In this edition of FM Workspace360, we take a look at Tennant’s autonomous floor cleaner and the future of robotic cleaning in Australia.
In the first quarter of 2020, Tennant will release the T7AMR autonomous floor scrubber in Australia. While the machine certainly appears to look like those already in use in facilities across the nation, it’s what can be found inside that counts. Powered by advanced vision-based artificial intelligence (AI) system BrainOS, the T7AMR can be turned on and left to do its job in a real-world environment without further input from staff.
How does it see?
Perhaps the most common question facility managers and users alike want answered is ‘how does the T7AMR see?’ The machine uses three types of cameras that combine to identify the environment it has been deployed in, localise its position within that environment and detect and avoid obstacles.
Two Light Detection and Ranging sensors known as LIDARs scan the area around the front and sides of the machine. One is located four inches from the ground, while the other is located three feet up so that they can detect a range of hazards and react accordingly.
Three 3D cameras allow the machine to recognise its environment and location in relation to obstacles.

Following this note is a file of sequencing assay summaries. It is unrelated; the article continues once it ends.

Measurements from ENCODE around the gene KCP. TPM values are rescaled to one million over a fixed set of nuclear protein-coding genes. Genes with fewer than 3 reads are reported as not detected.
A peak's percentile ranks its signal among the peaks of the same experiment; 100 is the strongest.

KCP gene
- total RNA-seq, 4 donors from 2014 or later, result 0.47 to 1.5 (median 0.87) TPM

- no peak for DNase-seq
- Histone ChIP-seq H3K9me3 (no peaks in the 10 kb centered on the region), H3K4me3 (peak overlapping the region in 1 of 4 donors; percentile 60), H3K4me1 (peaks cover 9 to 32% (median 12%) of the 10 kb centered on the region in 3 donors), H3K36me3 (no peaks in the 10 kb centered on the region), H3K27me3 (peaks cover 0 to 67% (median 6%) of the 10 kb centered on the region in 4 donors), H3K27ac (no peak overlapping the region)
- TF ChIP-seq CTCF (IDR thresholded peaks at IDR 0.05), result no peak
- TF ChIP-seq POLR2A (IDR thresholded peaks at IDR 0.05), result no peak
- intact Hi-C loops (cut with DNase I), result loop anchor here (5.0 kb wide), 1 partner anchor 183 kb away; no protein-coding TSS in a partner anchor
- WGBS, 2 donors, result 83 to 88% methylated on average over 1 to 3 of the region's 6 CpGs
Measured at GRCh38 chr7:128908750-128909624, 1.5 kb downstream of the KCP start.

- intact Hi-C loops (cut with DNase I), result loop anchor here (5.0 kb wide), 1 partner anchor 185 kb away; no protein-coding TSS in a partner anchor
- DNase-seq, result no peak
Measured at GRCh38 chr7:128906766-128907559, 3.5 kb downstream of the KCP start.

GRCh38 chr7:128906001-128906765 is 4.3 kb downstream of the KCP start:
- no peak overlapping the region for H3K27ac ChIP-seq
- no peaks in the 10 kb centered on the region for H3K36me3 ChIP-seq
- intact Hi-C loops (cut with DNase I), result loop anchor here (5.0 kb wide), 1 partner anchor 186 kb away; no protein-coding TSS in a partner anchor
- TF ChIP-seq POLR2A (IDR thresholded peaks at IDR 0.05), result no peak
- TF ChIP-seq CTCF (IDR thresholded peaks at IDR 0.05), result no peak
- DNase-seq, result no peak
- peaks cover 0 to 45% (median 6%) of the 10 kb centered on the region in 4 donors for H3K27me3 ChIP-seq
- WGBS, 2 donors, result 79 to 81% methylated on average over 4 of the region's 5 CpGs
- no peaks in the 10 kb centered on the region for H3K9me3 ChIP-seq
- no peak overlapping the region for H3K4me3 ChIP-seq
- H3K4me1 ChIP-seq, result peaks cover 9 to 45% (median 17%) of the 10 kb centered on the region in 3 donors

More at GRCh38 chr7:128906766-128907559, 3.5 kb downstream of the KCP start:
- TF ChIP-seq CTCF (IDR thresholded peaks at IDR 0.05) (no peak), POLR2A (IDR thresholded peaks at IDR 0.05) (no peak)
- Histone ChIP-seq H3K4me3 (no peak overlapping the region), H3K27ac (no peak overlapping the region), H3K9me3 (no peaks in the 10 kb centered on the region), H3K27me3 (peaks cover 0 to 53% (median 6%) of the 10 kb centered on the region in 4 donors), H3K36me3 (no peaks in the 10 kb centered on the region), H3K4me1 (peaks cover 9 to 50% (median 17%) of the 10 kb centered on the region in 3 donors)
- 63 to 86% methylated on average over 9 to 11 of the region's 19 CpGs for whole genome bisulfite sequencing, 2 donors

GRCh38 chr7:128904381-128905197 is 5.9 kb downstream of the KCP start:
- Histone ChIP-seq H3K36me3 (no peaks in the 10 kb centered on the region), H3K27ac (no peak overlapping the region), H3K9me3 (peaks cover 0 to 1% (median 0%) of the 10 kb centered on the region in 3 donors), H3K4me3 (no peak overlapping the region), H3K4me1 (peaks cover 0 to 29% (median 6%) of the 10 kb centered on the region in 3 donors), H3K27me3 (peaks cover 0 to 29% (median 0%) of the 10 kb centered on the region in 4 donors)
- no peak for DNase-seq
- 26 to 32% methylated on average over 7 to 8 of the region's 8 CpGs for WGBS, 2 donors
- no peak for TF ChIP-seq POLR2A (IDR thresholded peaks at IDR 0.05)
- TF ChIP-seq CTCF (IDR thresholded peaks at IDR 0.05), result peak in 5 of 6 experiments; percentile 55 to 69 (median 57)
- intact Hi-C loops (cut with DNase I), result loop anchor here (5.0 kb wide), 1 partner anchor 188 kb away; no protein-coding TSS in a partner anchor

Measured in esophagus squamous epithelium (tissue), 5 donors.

Finally, three 2D camera provide a point of reference for the machines. Not only do they take photos that help it determine where it has cleaned and where it needs to return once its task is complete, but it can take photos of obstacles and any other issues and send them to relevant facility staff for rectification.
The benefits of robotic cleaning
A good cleaning job goes unnoticed. A bad cleaning job gets noticed by everyone. According to FranchiseHelp’s Cleaning Industry Analysis 2019, the average cleaning company loses up to 55 percent of its customer base every year due to poor service. For facility managers, especially those operating assets such as grocery stores, shopping centres and big box stores, that can directly result in a loss of business.
Robotic cleaners have the potential to play a major role in eradicating this issue. Not only is the software driving these machines designed to be more efficient than humans performing the same task, but the machines free up staff to complete other tasks that only humans can perform (for now, at least).
Automated software also has the ability to minimise losses resulting from employee absenteeism, high turnover and equipment accidents.
The automation of the immediate future
The T7AMR doesn’t just represent the future of floor cleaning, but also the future of automation on a far broader scale. Based on the original T7 scrubber launched in 2003, the machine hasn’t been completely redesigned to highlight the new technology at its core. It doesn’t need to be. The look doesn’t matter.
What does matter is how automation software can be embedded into existing products and systems to make it more accessible and viable. Nobody may sit in the T7AMR’s seat after the machine has learnt to recognise its environment, but the fact that it has a seat reminds us that the road to automation won’t be travelled in leaps and bounds but in steady, considered steps.